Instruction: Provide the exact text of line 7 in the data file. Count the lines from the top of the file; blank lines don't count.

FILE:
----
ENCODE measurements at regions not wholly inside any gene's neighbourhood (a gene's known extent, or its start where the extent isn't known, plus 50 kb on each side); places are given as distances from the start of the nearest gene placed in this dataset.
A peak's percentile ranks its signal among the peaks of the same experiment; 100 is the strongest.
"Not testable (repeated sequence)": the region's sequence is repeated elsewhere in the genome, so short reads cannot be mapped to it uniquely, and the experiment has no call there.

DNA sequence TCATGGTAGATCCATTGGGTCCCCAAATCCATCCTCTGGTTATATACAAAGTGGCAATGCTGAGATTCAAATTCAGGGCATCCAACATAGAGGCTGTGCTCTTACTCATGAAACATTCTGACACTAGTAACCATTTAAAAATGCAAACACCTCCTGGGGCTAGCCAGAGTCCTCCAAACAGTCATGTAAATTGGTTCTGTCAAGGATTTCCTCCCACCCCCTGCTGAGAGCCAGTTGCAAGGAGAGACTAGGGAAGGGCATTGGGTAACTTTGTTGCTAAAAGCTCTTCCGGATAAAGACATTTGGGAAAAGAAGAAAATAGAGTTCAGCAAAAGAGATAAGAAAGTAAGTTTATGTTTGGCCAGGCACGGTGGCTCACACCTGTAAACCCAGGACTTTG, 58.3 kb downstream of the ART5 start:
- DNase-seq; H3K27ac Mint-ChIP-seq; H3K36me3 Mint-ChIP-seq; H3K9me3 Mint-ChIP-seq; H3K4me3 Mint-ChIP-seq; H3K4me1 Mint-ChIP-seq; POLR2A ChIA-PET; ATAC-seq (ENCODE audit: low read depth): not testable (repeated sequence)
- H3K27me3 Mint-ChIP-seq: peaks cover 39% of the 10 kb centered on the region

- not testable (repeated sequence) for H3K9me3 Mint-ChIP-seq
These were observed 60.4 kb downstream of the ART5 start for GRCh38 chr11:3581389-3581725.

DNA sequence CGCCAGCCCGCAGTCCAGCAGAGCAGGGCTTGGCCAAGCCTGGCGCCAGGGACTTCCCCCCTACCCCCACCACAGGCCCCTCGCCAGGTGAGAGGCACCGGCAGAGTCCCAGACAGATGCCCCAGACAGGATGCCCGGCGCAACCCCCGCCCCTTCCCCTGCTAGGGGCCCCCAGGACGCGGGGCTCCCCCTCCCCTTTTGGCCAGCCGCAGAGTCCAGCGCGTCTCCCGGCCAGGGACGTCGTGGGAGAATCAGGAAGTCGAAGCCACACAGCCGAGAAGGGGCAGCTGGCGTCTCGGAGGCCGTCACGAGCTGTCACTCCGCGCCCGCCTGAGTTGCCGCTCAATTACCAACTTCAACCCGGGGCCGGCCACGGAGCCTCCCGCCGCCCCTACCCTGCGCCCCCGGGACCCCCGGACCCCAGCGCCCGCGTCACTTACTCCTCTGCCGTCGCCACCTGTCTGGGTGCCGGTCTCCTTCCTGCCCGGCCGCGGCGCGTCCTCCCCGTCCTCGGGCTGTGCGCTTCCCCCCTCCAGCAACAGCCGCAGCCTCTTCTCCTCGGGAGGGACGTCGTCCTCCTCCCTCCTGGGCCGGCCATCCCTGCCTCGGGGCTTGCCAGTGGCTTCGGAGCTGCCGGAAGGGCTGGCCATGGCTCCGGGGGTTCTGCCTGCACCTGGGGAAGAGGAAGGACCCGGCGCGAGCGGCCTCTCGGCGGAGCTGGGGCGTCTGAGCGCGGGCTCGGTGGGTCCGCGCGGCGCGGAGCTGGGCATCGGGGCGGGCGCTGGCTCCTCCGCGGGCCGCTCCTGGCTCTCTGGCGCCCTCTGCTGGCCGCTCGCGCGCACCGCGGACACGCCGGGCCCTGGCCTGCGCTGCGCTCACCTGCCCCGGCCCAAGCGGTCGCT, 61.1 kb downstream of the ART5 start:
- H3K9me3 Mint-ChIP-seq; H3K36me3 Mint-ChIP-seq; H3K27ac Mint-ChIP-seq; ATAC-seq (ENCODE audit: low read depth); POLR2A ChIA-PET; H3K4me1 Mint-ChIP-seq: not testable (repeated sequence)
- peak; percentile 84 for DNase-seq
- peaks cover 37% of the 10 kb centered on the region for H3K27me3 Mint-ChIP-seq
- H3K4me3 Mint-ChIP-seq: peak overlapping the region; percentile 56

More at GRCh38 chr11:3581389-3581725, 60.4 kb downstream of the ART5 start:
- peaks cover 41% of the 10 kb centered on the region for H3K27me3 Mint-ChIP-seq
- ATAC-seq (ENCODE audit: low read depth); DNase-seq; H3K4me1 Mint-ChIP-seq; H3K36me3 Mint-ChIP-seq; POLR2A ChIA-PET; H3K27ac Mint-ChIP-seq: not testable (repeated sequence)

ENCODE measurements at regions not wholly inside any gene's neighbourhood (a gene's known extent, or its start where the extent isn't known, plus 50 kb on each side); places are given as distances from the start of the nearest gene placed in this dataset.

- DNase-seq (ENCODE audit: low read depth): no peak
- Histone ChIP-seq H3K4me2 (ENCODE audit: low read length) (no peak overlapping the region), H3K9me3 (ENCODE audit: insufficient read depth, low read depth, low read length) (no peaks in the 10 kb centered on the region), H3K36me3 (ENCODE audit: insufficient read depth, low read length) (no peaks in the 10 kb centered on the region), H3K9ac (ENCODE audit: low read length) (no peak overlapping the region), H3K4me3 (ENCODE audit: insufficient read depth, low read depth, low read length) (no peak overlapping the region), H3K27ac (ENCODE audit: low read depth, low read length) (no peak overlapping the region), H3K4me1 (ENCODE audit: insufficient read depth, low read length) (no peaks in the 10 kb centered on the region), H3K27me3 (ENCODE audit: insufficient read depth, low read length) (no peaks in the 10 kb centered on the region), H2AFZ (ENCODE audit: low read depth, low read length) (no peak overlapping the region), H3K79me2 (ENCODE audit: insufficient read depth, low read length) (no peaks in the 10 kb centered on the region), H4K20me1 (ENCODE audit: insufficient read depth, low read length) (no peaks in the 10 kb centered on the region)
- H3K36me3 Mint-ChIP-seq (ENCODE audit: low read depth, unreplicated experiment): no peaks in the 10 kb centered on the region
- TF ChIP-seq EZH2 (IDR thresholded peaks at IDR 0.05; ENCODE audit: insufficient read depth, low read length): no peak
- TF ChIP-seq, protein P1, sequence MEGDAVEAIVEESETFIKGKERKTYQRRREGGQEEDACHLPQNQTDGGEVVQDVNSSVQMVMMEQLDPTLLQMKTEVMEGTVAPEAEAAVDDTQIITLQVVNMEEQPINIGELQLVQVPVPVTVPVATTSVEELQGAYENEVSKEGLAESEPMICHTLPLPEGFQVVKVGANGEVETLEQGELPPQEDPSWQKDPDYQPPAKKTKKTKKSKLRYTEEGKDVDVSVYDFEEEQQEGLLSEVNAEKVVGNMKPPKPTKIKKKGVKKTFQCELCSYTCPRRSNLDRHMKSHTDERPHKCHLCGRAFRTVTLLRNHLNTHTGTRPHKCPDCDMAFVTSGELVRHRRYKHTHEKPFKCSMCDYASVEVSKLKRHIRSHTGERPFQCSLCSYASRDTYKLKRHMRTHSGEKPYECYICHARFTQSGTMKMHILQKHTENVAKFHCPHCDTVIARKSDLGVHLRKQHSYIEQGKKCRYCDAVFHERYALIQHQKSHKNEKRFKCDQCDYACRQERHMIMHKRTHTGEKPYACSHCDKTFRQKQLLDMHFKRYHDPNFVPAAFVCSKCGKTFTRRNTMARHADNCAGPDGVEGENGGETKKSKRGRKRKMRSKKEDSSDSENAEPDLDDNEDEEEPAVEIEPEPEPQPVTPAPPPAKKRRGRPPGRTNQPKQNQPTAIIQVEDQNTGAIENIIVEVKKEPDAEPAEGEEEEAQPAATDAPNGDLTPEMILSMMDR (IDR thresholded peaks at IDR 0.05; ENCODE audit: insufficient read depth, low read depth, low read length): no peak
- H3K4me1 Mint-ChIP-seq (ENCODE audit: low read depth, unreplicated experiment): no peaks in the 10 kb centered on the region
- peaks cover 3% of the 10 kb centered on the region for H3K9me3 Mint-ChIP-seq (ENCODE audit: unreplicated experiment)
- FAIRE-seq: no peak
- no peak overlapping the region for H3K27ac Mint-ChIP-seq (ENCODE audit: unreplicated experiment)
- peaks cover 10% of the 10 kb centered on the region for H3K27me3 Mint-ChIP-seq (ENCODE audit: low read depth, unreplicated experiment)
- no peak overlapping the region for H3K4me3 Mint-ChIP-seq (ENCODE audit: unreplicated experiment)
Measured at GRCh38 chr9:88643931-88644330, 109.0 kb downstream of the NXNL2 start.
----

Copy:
- not testable (repeated sequence) for H3K9me3 Mint-ChIP-seq